Well, Nosisum…when I was your age, at home in my community, my friends and I wore many different colours. But at the school I went to, far away from home, they gave us different clothes to wear. All the children dressed the same, and our clothes weren’t colourful at all. We all mixed together like storm clouds.
– When We Were Alone
With Ms. Duffus in the role of grandmother and students Haley and Abi sitting on either side as her grandchildren, the trio read, during Junior School Chapel on Monday, from David A. Robertson’s account of what it meant for Canada’s Indigenous children to be placed in residential schools. The story paralleled the real-life experience of another First Nations child, Phyllis Webstad, who arrived at her school wearing a brightly coloured orange shirt, which was taken from her and replaced with a uniform.
Grade 4 student Haley approached the school about marking Orange Shirt Day as a community. Abi, a Grade 2 student, joined in organizing the Chapel, while Haley took a further step with her friends to raise money for a local First Nations school by making and selling orange bracelets.
She wrote to the parents of the school, saying, “On October 1st, the Junior School will be having an Orange Shirt Day. Orange Shirt Day is a time to honour the residential school survivors. Residential school was not a nice place for Indigenous kids. This will be an important day to the Indigenous people.” This week, with a matching donation from a community parent, the group raised $1,400.
Our Chapel this week began by recognizing the diversity within our Indigenous communities, followed by our school’s acknowledgement:
One of the four pillars of St. Michaels University School is respect. With this in mind, we acknowledge that our school rests in the heart of Straits Salish territory, a living culture with its own rites, ceremonies, and unfolding history. We honour the Esquimalt, Songhees, and W̱SÁNEĆ peoples – whose homelands we share and whom we recognize as our neighbours.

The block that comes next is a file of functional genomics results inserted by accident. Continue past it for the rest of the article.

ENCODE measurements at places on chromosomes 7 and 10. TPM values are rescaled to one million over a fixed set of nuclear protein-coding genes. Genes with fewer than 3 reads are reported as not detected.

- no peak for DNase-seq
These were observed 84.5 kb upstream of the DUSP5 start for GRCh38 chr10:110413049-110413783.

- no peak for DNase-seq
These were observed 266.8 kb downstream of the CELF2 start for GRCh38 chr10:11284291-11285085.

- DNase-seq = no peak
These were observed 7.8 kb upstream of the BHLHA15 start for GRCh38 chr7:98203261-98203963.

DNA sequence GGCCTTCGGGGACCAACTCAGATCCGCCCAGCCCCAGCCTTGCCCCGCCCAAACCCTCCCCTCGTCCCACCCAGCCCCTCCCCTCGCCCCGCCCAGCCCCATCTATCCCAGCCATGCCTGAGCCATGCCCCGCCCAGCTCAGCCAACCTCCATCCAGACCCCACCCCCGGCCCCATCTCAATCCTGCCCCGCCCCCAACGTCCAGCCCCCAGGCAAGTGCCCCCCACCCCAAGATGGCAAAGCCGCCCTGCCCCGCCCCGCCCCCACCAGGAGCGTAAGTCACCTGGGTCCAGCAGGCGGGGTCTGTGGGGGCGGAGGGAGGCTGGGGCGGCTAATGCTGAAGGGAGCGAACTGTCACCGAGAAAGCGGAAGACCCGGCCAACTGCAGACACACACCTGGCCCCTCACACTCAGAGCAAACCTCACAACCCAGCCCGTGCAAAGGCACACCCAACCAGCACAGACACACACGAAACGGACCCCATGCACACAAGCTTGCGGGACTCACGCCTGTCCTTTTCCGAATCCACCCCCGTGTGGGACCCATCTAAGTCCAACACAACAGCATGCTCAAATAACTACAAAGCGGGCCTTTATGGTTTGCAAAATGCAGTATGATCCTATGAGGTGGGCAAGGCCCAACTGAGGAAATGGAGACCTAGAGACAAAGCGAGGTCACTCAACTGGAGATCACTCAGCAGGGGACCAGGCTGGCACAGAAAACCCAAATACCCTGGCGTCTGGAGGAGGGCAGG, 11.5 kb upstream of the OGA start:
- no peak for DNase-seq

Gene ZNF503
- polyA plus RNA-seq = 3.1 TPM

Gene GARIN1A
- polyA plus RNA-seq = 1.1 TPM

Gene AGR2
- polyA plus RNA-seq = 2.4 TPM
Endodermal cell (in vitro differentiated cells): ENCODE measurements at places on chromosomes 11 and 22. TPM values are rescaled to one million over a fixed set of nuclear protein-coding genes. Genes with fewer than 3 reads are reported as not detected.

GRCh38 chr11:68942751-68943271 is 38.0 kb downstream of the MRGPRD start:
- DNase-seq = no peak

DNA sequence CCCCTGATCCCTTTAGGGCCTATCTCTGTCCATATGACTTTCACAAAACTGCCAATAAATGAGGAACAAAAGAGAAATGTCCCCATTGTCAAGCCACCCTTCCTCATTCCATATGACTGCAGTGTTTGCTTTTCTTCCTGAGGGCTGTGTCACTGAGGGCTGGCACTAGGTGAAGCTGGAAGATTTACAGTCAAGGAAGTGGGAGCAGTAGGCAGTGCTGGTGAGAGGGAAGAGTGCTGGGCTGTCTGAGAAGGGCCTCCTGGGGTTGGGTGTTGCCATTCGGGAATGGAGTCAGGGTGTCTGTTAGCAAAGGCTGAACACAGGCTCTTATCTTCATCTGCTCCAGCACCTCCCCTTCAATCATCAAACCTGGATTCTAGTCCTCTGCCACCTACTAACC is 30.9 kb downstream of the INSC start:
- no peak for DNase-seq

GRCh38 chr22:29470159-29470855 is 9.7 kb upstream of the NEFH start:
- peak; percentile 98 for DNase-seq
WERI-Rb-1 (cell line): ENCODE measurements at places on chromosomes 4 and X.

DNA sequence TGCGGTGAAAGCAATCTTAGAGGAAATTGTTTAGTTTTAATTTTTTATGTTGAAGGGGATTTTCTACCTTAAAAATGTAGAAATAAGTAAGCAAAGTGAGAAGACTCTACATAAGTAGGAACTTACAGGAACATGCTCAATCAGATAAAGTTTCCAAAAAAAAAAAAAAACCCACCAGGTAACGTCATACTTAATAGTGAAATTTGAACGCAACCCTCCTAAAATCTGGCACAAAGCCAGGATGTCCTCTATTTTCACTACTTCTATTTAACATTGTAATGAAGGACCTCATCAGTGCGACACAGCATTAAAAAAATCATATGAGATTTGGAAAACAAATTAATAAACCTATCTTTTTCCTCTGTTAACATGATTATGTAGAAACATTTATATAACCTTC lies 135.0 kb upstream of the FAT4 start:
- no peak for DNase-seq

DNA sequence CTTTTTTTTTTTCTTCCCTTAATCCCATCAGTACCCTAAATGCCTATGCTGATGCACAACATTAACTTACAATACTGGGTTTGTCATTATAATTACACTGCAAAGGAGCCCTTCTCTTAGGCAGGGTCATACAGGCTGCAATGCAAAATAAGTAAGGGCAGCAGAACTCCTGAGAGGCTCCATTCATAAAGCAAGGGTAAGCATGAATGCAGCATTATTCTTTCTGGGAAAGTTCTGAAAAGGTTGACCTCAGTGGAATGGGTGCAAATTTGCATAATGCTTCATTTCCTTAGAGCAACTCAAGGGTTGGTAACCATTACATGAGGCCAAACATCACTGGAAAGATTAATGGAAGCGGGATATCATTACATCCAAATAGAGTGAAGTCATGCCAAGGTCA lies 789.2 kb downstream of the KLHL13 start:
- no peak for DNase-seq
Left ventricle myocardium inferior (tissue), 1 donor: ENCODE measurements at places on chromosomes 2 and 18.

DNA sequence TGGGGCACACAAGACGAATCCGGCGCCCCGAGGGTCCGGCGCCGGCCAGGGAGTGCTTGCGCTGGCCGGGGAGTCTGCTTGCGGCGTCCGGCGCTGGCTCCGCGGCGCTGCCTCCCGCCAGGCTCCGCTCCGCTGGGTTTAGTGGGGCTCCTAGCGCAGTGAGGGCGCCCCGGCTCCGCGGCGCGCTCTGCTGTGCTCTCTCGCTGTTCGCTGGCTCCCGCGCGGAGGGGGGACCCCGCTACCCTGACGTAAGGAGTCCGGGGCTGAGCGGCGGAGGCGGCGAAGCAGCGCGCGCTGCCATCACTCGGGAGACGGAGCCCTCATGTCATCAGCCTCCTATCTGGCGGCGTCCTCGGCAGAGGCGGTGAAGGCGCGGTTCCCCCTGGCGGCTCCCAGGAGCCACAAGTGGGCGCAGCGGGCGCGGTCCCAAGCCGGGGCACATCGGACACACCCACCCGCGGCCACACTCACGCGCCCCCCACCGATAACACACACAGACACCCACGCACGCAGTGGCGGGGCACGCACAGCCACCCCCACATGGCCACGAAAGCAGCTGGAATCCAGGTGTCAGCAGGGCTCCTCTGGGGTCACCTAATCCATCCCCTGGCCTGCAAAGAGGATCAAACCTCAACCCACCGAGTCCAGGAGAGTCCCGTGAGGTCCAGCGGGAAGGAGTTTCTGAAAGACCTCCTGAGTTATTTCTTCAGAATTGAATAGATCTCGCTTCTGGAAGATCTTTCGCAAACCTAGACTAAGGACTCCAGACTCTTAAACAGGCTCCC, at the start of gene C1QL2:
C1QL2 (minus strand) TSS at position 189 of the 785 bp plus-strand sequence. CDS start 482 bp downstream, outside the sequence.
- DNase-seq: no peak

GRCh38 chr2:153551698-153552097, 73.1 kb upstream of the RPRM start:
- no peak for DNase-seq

We then picked up on the theme of what it looks like to be good neighbours and the students spent some time in silence to ponder their responses. After this, Bill White and Wes Edwards, two members of our local First Nations community, stepped forward to lead us in traditional prayers and drumming. After setting some context as to how residential schools were different from our own school (after all, don’t we wear uniforms?), Ms. Duffus, Haley and Abi shared the story, before we closed with the idea that through this day, we are actively trying to be better neighbours.
Orange Shirt Day continues a longer, very intentional journey at SMUS. Bill White, a well-respected Coast Salish elder, has been working closely with our school, ensuring that each step we take moves us towards an authentic relationship with our local peoples. By working with a traditional elder, we’re finding our way through the diverse landscape, both addressing our history and building relationships for the future.
In the past year, Bill has consulted with us on our curriculum, assisted us in drafting our formal recognition statement, delivered a workshop to our entire faculty, engaged with some of our classes and led a retreat for our art teachers. All of this has enhanced the work already being undertaken by our staff in direct response to shifts in B.C.’s curriculum.
It feels so appropriate that our inaugural Orange Shirt Day took place at the Junior School, where our students are first introduced to Indigenous culture and history as part of the curriculum. With the work undertaken by Bill and our staff, the foundation was in place for Haley, Abi and their friends to step forward and embody who we hope to be with each other. They acted as models of the promise that lies within us all.
Especially in the current climate of heightened rhetoric and posturing, I feel personally thankful for Monday’s Chapel, where we both recognized where our society went horribly wrong and we experienced how enriching life can be when we’re good neighbours, finding our way forward together.